The person who served as the prime mover behind the zero-waste movement in Italy is one of the awardees of the Goldman Prize, the equivalent of the Oscar for the environmental movement. Waste campaigner Rossano Ercolini is an organizing member of the Zero Waste International Alliance. He continues to campaign for reduction of waste and recycling and closure of incinerators.
Ercolini is 56 years old and is an elementary school teacher by profession. He has been a key player in improving waste management systems in 123 municipalities in Naples, Italy.
A better city
Ercolini has done much to solve the waste crisis that has been assailing Naples, a city of almost one million people, for a long time. He pushed the city to engage in its zero-waste goals. He is working with the mayor and the clergy. As a matter of fact, he has involved the Bishop of Lucca to call the burning of wastes in incinerators as “immoral.”
For many years, Naples had a major waste disposal issue with rubbish littered on the streets. In 2007 garbage bags were piled high at every corner because they were not collected for weeks at a time. Ercolini made a bold move in 2011 and succeeded in convincing the mayor of the city to implement a zero-waste strategy. This alternative to the “burn or bury model” that was traditionally practiced in Italy and Europe is now benefiting around two million people.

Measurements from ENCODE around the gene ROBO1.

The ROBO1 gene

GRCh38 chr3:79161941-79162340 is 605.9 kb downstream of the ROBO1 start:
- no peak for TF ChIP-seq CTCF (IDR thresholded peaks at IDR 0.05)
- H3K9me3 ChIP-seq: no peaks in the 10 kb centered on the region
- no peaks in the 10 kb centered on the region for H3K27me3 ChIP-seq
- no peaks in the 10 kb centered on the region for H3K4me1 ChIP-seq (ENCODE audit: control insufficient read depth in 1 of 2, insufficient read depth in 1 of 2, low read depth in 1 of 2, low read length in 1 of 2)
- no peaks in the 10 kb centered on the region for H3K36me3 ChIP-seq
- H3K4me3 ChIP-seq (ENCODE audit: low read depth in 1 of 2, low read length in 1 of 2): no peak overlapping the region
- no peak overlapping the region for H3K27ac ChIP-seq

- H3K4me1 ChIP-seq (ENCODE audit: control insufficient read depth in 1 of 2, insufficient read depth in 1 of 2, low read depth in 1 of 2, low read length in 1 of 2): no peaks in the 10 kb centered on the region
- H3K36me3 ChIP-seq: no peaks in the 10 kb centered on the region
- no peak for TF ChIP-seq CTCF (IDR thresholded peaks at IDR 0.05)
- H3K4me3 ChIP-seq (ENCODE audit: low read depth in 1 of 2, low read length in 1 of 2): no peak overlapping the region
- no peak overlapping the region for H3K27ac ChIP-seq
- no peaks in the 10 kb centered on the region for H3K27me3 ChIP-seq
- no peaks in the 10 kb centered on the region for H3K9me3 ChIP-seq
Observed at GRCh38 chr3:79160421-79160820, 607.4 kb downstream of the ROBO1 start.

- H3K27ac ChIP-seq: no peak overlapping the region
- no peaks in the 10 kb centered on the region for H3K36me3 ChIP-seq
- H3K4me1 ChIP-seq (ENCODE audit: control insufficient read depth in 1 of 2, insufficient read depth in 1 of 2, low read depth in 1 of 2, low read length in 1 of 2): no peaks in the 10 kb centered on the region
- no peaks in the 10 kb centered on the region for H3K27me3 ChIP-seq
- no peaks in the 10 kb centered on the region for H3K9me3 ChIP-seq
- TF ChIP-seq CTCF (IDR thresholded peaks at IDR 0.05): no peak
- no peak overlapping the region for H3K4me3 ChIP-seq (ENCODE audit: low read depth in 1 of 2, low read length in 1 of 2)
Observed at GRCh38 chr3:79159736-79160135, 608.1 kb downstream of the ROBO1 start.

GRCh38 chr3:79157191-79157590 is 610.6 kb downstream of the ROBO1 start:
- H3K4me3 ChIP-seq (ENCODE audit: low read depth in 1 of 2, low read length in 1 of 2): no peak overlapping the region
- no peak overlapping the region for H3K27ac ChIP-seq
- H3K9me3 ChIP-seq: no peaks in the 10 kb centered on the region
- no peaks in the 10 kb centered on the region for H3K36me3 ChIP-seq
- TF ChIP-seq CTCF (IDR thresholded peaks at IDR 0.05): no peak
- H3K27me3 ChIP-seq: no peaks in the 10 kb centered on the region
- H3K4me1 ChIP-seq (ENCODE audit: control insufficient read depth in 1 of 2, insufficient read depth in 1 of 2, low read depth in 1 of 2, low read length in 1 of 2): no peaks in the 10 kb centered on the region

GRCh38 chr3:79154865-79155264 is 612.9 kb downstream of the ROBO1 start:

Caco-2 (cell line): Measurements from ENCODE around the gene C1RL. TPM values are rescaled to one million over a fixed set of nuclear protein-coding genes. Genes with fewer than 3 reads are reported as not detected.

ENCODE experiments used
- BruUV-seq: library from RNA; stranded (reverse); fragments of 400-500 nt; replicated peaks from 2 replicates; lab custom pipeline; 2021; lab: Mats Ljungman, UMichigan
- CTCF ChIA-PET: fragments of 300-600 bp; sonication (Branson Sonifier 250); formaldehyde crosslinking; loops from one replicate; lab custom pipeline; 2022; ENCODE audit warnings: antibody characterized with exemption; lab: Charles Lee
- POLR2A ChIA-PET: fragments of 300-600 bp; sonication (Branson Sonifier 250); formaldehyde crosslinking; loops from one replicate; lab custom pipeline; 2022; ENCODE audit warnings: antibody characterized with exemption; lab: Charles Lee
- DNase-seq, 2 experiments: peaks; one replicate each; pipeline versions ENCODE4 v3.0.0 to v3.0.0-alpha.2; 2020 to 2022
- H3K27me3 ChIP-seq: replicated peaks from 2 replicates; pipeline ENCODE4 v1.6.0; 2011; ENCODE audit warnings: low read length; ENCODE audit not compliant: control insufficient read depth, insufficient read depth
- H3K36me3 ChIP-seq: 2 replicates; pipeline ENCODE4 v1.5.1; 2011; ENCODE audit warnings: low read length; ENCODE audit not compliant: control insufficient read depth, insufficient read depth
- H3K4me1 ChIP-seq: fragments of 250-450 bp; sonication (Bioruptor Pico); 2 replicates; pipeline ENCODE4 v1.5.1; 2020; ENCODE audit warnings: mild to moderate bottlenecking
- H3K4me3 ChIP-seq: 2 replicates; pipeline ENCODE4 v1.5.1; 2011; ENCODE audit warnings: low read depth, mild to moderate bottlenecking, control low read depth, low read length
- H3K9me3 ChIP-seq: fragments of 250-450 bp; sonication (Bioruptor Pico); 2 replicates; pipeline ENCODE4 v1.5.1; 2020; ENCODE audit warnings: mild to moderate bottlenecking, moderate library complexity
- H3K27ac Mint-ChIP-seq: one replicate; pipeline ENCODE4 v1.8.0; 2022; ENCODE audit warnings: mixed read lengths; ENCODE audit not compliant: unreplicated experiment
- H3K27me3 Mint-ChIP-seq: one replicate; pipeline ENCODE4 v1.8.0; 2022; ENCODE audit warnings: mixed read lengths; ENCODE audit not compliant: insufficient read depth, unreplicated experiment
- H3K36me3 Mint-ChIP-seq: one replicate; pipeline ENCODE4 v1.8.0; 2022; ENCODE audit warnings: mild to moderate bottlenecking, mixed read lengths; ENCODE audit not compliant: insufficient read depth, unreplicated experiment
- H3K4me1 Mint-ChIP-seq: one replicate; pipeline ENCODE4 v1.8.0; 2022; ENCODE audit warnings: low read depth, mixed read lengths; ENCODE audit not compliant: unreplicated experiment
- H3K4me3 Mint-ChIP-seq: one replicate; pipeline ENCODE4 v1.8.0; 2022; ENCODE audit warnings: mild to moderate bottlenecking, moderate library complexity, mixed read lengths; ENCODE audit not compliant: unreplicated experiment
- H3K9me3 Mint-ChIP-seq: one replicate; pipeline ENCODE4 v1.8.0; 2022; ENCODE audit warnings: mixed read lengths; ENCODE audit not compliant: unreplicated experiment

Big dreams start from small initiatives
Ercolini said in an interview that he was unaware of the kind of international attention that his work has been getting. He has been devoted to his work for a long time, having started in the 1970s, kick started by plans to build an incinerator near his place of employment. Subsequent issues related to waste issues occurring much later in his hometown gave him the impetus to focus his efforts on waste management.
At this time, Ercolini continues to put “pressure” on the Naples administration to ensure that the local government officials live up to their promise and devote themselves fully to the waste management strategy. He has indeed gone very far from his initial success in Capannori, his hometown in Tuscany. The citizens of this town now recycle 82% of the solid waste that they generate. Ercolini is hoping that the European Union will approve zero waste legislation.
Ercolini was very humble in his acceptance speech and happily accepted the recognition for two decades of environmental campaigning. Ercolini is joined in the honors by a marsh restoration project head from Iraq and a campaigner for anti-fracking from Africa. This year’s winners received the recognition in a formal ceremony in San Francisco, the Zero Waste Europe gala.
The Goldman Environmental Prize was put up by Richard and Rhoda Goldman in 1989. The Goldman’s are civic leaders from San Francisco. Nominations are accepted from organizations and individuals from around the world. The prize winners are identified by an international jury. The Goldman Prize is considered as the “Green Nobel.”
Photo Credit: Naples, Italy